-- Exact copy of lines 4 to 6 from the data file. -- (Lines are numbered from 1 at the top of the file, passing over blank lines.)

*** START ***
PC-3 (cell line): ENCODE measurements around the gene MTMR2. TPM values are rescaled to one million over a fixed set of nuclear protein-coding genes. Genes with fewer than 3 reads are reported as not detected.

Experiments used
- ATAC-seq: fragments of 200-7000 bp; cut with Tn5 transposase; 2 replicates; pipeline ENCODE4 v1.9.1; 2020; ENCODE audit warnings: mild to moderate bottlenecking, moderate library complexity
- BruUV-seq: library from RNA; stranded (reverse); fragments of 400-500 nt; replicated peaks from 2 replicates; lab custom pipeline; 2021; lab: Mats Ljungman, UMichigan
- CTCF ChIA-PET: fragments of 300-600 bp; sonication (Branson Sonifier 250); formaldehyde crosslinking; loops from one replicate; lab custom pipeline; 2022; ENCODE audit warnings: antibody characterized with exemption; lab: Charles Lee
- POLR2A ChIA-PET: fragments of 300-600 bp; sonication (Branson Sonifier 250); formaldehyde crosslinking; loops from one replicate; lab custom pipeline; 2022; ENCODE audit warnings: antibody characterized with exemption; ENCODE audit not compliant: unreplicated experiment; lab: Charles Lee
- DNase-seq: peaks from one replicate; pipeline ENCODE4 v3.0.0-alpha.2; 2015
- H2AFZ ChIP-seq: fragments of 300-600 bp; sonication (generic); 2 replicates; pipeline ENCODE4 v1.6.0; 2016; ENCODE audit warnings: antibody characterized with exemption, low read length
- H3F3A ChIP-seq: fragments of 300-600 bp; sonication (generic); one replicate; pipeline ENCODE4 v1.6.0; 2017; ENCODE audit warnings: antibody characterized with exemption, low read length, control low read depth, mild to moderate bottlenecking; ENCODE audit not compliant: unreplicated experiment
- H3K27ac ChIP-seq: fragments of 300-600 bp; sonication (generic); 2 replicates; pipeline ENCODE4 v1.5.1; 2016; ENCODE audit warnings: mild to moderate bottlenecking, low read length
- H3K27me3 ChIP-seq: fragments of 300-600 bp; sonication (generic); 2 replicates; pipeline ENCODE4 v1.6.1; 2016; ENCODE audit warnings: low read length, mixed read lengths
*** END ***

- BruUV-seq: library from RNA; stranded (reverse); fragments of 400-500 nt; replicated peaks from 2 replicates; lab custom pipeline; 2021; lab: Mats Ljungman, UMichigan
- CTCF ChIA-PET: fragments of 300-600 bp; sonication (Branson Sonifier 250); formaldehyde crosslinking; loops from one replicate; lab custom pipeline; 2022; ENCODE audit warnings: antibody characterized with exemption; lab: Charles Lee
- POLR2A ChIA-PET: fragments of 300-600 bp; sonication (Branson Sonifier 250); formaldehyde crosslinking; loops from one replicate; lab custom pipeline; 2022; ENCODE audit warnings: antibody characterized with exemption; ENCODE audit not compliant: unreplicated experiment; lab: Charles Lee